I was disappointed not to see David Beckham outside—just kidding, I was too busy trying to catch up with Aubrey and Meghan while carrying around my heavy two bags (one of them almost exclusively full of chiropractic equipment for my bad back) and trying to find the bus to Oxford. We held up the line to buy tickets well, trying to figure out the electronic kiosk-ticket-machine-thing. I had real English monies, thanks to me mum, so I put the monies into the little machine and tried to figure out the difference between a “return” and an “open return” ticket (I was told to get a “return” ticket, because that means “roundtrip,” so I didn’t know if “open return” was the same. Turns out it is. Basically. Eh??)
Then I was worried because Meghan had to get into another line because her card wouldn’t swipe, but Aubrey and I had already bought tickets for a bus that left in 20 minutes. I thought either we would miss the bus, or Meghan would have to get a different bus, or we would all miss the bus. The way to the bus terminal was a long way, so I was afraid the actual bus was far away.
It wasn’t. We walked outside to Stand 14a, the nice bus driver took my bags (“Bring it here—there’s a good lad.”) and we got onto the bus. Meghan joined us before we headed out. I looked at the Manchester United advertisement for something and told myself that we were in London. Sweet. Now we can get moving…and I just realized that I was hungry.
So “Give Way” means “Yield,” and the British really do ride on the left side of the road. That more than anything else convinced me that we were in England. I had my suspicions that might not actually be an England, and we were just going to sit in a plane for awhile and they would change the scenery outside and pretend that we were in England—maybe the windows were just TV screens.
But the driving on the left hand side definitely convinced me. We were in England.
We rode the M4 or some other, and I decided to take a nap. So I did. I woke up just outside of Oxford, in time to see the “Welcome to Oxford” sign. We passed a McDonald’s that was wooden and thatched-roof-something-or-another. It looked classy. But I’ll bet it didn’t have the McChicken sandwich (or did it?? A spoiler for later??)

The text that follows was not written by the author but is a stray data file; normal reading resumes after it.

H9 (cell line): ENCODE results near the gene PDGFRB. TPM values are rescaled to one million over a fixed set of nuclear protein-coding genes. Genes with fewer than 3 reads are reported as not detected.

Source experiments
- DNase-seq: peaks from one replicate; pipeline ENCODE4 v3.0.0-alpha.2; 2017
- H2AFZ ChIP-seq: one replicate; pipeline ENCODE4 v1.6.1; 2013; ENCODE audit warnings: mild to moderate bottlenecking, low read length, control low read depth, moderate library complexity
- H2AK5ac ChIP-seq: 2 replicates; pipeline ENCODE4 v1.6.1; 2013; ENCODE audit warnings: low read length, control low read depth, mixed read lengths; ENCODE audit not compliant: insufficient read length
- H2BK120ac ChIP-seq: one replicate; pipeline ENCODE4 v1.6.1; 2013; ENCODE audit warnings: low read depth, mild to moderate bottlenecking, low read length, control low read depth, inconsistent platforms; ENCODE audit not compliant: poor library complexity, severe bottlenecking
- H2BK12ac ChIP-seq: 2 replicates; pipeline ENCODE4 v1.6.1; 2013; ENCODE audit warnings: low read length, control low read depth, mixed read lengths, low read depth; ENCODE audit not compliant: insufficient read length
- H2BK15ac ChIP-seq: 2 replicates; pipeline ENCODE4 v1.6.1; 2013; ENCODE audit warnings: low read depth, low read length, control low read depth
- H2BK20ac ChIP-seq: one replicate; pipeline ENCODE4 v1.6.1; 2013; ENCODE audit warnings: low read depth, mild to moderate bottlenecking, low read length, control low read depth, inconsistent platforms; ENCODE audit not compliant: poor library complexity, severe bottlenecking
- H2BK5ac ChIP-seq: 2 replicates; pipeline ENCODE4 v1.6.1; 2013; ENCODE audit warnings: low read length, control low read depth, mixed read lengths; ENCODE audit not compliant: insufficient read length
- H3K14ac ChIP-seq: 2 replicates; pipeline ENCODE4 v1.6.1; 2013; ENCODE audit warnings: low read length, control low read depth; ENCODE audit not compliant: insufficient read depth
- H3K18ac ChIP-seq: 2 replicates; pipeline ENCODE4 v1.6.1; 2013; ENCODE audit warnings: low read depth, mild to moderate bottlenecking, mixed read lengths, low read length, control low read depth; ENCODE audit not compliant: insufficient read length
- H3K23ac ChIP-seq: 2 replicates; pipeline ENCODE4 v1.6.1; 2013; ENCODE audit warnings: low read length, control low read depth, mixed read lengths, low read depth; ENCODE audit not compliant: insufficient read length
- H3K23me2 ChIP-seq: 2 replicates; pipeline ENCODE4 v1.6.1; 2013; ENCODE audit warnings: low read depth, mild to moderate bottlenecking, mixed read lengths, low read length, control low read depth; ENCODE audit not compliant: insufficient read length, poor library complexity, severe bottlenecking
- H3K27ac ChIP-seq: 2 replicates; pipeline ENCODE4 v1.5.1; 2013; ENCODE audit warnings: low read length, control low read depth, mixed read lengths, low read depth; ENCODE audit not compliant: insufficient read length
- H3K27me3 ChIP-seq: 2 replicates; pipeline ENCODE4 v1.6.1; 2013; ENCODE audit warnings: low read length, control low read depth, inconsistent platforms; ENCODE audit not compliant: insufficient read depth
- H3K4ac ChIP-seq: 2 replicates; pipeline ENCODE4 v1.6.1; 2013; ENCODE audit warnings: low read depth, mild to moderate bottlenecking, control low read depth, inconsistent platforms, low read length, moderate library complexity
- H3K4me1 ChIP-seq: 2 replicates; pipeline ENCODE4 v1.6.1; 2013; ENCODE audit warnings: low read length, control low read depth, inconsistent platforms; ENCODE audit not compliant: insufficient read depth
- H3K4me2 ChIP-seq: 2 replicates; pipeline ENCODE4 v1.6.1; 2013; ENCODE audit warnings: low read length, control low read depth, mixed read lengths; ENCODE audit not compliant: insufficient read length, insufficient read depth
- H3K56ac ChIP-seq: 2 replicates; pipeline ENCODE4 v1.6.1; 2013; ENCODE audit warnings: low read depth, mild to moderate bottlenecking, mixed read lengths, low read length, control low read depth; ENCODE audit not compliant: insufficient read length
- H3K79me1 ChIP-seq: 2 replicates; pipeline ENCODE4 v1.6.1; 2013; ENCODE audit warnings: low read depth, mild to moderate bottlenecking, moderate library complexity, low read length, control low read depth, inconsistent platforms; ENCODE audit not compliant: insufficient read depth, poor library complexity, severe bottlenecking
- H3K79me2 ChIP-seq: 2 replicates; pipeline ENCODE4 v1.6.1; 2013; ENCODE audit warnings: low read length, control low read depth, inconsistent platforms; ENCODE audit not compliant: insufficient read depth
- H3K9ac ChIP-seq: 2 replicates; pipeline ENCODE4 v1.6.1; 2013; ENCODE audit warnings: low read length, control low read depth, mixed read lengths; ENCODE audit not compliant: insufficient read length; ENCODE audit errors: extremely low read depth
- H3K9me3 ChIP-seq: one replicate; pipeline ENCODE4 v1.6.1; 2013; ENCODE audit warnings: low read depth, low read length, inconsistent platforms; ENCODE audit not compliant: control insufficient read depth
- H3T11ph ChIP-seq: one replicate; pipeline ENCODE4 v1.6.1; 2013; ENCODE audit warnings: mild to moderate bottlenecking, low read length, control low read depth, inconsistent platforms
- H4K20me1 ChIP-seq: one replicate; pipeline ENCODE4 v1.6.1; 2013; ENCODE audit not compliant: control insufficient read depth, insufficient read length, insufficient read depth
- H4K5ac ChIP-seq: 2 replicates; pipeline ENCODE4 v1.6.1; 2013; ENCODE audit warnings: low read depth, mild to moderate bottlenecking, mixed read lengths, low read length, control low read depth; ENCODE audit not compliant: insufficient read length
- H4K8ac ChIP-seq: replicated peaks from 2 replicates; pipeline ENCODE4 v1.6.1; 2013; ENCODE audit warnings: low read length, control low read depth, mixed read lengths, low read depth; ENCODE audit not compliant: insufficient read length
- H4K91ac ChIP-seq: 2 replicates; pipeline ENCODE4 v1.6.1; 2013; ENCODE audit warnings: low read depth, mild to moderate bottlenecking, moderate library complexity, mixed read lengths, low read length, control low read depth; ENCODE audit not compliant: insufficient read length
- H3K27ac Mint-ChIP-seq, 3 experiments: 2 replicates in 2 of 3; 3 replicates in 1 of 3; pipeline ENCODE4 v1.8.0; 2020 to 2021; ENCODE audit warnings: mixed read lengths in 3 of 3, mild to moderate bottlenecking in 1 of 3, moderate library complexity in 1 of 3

We rode past a few parks, and a few lads having a kickabout in the park, and lots and lots of people in the park, and then we got into Oxford. It’s a big city. A lot bigger than I expected. I knew that Oxford has 36-something colleges in the University (each college is independent but part of the university…it’s not like “Gaylord College” or “Arts and Sciences” at OU or anything like that) but I didn’t know the city was so big.
Our nice bus driver didn’t make fun of me for having two big suitcases, which was nice, and he asked if we knew where we were going once we arrived at the famous Queen’s Lane*, which was even nicer. We said, “No.” so he pointed us in the general direction of Brasenose College.
*Queen’s Lane was the stop that we had memorized months ago as the place for us to tell the bus driver…so it was famous for us. It was our stop. “Don’t miss it.”
We started walking on the sidewalk toward Brasenose, dragging our suitcases, listening to the chatter of English, French, and everything else from the locals and worldwide tourists swarming the streets. I think the English might have traffic laws, but if they do, I haven’t figured them out yet. It was organized chaos, not like the legendary Italy and Mexico that I’ve heard…legends, about, but still a bit chaotic for an American.
We definitely looked American, by the way.